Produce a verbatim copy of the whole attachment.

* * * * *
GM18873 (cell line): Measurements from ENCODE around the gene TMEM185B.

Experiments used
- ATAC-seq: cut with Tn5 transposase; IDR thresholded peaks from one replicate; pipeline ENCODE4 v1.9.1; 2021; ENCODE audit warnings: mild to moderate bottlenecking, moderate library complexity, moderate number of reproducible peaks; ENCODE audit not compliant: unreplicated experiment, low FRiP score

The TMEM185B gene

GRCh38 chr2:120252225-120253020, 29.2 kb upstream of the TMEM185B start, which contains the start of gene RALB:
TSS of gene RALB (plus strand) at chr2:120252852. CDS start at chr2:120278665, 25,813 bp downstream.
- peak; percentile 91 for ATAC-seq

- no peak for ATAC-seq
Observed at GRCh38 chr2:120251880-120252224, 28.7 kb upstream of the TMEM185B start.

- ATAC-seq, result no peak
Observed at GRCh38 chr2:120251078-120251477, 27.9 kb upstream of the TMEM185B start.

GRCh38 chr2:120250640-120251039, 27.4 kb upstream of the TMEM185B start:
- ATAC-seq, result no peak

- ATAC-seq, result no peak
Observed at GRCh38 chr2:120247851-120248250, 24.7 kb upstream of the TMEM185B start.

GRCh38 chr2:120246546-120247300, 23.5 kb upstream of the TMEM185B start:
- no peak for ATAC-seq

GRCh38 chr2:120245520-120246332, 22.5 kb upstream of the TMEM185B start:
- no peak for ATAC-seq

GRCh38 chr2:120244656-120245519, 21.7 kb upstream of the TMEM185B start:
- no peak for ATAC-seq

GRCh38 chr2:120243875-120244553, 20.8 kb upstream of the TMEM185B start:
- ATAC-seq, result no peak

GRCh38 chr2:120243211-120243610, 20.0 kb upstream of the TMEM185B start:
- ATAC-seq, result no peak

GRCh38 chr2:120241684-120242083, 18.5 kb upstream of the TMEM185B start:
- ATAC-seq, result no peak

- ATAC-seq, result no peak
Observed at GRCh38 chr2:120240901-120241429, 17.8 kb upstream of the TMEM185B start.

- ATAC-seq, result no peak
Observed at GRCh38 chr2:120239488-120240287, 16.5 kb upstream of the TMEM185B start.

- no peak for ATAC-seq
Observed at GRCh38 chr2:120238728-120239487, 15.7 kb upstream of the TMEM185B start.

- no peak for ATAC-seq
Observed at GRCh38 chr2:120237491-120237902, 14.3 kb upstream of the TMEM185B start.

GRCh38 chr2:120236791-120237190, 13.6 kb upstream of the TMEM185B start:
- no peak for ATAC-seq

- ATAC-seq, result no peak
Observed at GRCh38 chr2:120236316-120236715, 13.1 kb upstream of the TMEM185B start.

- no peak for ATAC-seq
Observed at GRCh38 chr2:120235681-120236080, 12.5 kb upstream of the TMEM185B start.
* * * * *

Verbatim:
GM18873 (cell line): Measurements from ENCODE around the gene TMEM185B.

Experiments used
- ATAC-seq: cut with Tn5 transposase; IDR thresholded peaks from one replicate; pipeline ENCODE4 v1.9.1; 2021; ENCODE audit warnings: mild to moderate bottlenecking, moderate library complexity, moderate number of reproducible peaks; ENCODE audit not compliant: unreplicated experiment, low FRiP score

The TMEM185B gene

GRCh38 chr2:120252225-120253020, 29.2 kb upstream of the TMEM185B start, which contains the start of gene RALB:
TSS of gene RALB (plus strand) at chr2:120252852. CDS start at chr2:120278665, 25,813 bp downstream.
- peak; percentile 91 for ATAC-seq

- no peak for ATAC-seq
Observed at GRCh38 chr2:120251880-120252224, 28.7 kb upstream of the TMEM185B start.

- ATAC-seq, result no peak
Observed at GRCh38 chr2:120251078-120251477, 27.9 kb upstream of the TMEM185B start.

GRCh38 chr2:120250640-120251039, 27.4 kb upstream of the TMEM185B start:
- ATAC-seq, result no peak

- ATAC-seq, result no peak
Observed at GRCh38 chr2:120247851-120248250, 24.7 kb upstream of the TMEM185B start.

GRCh38 chr2:120246546-120247300, 23.5 kb upstream of the TMEM185B start:
- no peak for ATAC-seq

GRCh38 chr2:120245520-120246332, 22.5 kb upstream of the TMEM185B start:
- no peak for ATAC-seq

GRCh38 chr2:120244656-120245519, 21.7 kb upstream of the TMEM185B start:
- no peak for ATAC-seq

GRCh38 chr2:120243875-120244553, 20.8 kb upstream of the TMEM185B start:
- ATAC-seq, result no peak

GRCh38 chr2:120243211-120243610, 20.0 kb upstream of the TMEM185B start:
- ATAC-seq, result no peak

GRCh38 chr2:120241684-120242083, 18.5 kb upstream of the TMEM185B start:
- ATAC-seq, result no peak

- ATAC-seq, result no peak
Observed at GRCh38 chr2:120240901-120241429, 17.8 kb upstream of the TMEM185B start.

- ATAC-seq, result no peak
Observed at GRCh38 chr2:120239488-120240287, 16.5 kb upstream of the TMEM185B start.

- no peak for ATAC-seq
Observed at GRCh38 chr2:120238728-120239487, 15.7 kb upstream of the TMEM185B start.

- no peak for ATAC-seq
Observed at GRCh38 chr2:120237491-120237902, 14.3 kb upstream of the TMEM185B start.

GRCh38 chr2:120236791-120237190, 13.6 kb upstream of the TMEM185B start:
- no peak for ATAC-seq

- ATAC-seq, result no peak
Observed at GRCh38 chr2:120236316-120236715, 13.1 kb upstream of the TMEM185B start.

- no peak for ATAC-seq
Observed at GRCh38 chr2:120235681-120236080, 12.5 kb upstream of the TMEM185B start.